Obesity remains a serious health problem and it is no secret that many people want to lose weight. Behavioral economists typically argue that “nudges” help individuals with various decisionmaking flaws to live longer, healthier, and better lives. In an article in the new issue of Regulation, Michael L. Marlow discusses how nudging by government differs from nudging by markets, and explains why market nudging is the more promising avenue for helping citizens to lose weight.
In Bootleggers & Baptists: How Economic Forces and Moral Persuasion Interact to Shape Regulatory Politics, economists Bruce Yandle and Adam Smith explain how money and morality are often combined in politics to produce arbitrary regulations benefiting cronies, while constraining productive economic activities by the general public.
Featuring Doug Bandow, Senior Fellow,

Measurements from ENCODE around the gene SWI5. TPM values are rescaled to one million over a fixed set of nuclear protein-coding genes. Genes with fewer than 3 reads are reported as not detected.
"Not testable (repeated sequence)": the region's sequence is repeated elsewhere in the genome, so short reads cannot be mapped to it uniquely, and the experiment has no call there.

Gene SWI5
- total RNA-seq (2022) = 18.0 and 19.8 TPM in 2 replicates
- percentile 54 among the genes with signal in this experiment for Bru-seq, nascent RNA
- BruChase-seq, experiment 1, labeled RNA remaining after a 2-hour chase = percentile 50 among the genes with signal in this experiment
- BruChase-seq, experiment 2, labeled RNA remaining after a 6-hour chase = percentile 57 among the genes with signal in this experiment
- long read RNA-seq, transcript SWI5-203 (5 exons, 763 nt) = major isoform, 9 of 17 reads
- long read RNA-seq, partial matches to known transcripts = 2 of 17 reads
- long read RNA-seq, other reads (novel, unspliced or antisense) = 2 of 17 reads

Cato Institute; Fred L. Smith Jr., President, Competitive Enterprise Institute; and Frank J. Gaffney Jr., President and CEO, The Center for Security Policy.
The Law of the Sea Treaty–pushed by the Carter administration, quietly drowned in the Reagan years, revived by Clinton but unpersuasive to the Republican Congress–is suddenly back again. With little public notice, it passed the Senate Foreign Relations Committee unanimously with the support of the Bush administration, and is quite likely to pass if it reaches the Senate floor. Our experts counsel sinking the treaty once and for all. Join us for a sobering discussion about concerns raised by the treaty, including issues of U.S. sovereignty, the regulatory burden on oceanic wealth creation, and military and foreign relations implications for the United States.